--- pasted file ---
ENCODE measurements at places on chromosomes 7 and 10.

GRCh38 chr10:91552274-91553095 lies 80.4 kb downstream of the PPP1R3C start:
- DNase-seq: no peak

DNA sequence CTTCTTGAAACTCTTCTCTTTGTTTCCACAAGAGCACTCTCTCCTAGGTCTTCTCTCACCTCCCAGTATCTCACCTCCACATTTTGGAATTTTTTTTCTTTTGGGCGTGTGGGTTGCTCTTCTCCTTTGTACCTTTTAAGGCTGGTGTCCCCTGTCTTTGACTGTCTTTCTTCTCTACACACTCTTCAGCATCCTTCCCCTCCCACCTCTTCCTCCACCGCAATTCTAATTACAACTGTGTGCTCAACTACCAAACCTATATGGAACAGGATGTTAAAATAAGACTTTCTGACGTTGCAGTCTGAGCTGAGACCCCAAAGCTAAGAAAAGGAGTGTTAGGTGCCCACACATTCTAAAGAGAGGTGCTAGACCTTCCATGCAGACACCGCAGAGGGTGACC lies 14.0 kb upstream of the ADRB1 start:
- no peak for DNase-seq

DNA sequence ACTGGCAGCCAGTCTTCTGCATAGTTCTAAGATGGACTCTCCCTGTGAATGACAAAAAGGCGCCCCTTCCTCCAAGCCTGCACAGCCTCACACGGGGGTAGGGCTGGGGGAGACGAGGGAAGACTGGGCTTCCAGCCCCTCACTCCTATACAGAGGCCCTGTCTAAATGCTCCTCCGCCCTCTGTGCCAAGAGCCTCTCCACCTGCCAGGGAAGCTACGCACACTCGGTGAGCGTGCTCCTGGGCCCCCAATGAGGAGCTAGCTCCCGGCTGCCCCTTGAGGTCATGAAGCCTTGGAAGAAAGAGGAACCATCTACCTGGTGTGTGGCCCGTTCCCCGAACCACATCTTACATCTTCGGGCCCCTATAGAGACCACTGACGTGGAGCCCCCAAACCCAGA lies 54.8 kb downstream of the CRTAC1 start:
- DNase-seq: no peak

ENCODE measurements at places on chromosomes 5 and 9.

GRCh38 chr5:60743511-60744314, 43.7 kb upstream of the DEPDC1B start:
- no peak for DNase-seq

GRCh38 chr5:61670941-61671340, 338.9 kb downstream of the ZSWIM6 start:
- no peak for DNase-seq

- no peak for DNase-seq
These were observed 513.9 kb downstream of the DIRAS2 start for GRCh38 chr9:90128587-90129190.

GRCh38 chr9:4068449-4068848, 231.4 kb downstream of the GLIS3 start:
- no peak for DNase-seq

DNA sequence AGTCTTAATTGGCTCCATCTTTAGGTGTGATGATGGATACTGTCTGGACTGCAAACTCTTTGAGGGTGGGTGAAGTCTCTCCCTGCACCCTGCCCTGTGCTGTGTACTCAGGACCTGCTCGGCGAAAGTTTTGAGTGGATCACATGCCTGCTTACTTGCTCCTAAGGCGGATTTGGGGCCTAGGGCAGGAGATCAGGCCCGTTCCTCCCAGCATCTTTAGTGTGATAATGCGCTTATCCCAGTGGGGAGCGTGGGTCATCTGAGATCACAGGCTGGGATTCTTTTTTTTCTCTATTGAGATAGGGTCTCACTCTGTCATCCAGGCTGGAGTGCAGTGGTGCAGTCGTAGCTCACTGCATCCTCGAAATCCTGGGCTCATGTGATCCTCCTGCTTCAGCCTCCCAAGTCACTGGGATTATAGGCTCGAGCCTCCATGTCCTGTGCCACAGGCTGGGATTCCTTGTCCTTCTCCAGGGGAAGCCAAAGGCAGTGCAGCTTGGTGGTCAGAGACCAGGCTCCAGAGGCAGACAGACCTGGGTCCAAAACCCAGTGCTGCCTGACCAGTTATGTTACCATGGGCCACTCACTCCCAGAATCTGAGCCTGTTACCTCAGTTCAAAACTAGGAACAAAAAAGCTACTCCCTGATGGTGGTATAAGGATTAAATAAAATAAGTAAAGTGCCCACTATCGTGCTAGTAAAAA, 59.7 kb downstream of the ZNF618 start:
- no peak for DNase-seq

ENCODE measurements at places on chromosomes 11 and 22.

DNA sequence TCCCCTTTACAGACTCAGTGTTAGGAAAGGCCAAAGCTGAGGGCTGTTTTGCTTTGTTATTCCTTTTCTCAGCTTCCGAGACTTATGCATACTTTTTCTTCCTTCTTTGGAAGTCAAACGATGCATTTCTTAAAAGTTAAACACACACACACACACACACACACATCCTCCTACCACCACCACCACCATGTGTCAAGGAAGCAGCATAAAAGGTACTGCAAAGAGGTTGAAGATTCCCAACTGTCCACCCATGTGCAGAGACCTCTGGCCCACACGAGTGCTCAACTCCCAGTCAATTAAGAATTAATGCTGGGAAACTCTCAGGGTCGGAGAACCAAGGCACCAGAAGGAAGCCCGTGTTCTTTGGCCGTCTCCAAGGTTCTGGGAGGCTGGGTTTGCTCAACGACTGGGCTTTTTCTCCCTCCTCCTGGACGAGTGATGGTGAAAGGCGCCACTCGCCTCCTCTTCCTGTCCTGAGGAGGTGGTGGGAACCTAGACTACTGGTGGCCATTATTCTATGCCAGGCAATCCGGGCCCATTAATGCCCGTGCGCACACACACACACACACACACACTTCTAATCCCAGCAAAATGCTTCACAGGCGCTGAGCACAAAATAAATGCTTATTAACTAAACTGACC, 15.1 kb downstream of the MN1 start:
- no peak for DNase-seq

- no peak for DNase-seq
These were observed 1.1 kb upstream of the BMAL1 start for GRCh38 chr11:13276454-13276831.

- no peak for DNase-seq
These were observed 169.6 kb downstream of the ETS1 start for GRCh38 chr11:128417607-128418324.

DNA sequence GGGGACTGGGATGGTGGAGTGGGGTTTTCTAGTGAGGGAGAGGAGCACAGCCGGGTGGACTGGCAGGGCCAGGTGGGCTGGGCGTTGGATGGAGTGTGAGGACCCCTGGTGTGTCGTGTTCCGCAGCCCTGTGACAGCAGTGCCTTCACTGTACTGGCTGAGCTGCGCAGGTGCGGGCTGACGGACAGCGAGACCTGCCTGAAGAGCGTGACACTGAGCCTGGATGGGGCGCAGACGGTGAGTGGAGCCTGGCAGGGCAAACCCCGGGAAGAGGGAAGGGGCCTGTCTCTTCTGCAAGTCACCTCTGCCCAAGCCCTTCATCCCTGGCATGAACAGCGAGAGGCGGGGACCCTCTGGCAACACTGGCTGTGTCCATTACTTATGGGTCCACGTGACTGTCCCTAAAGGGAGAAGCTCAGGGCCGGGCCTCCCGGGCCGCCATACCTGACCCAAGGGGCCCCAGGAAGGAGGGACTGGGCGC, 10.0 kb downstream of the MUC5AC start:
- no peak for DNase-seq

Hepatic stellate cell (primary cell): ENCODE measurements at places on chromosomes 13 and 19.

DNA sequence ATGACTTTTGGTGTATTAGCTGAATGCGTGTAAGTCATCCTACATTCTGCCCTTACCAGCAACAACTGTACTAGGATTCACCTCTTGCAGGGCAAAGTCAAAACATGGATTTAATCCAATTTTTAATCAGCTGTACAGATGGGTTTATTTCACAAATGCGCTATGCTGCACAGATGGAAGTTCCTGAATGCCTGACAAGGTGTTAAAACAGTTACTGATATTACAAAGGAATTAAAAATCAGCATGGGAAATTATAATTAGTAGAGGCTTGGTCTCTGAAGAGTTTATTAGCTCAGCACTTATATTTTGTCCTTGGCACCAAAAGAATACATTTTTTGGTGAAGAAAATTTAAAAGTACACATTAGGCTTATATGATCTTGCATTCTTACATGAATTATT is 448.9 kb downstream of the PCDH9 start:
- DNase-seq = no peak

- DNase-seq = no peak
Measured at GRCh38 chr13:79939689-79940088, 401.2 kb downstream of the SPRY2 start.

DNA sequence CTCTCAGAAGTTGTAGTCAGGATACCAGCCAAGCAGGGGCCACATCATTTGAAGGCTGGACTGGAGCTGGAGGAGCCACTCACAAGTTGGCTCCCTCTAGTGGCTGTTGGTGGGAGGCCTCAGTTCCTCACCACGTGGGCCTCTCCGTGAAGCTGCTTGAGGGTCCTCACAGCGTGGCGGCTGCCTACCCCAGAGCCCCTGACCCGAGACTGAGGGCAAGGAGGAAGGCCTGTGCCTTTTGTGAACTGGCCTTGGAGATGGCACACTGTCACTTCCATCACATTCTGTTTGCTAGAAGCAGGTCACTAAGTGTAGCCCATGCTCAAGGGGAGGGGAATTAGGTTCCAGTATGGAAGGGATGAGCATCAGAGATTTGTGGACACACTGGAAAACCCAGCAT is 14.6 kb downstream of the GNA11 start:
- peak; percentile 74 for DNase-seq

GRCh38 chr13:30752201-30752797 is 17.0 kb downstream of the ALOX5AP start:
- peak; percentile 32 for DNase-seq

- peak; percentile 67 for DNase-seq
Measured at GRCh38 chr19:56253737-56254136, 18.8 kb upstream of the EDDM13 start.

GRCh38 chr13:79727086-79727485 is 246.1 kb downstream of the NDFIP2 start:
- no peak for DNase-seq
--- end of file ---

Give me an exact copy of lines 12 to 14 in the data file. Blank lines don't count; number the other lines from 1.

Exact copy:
- no peak for DNase-seq

- no peak for DNase-seq
These were observed 513.9 kb downstream of the DIRAS2 start for GRCh38 chr9:90128587-90129190.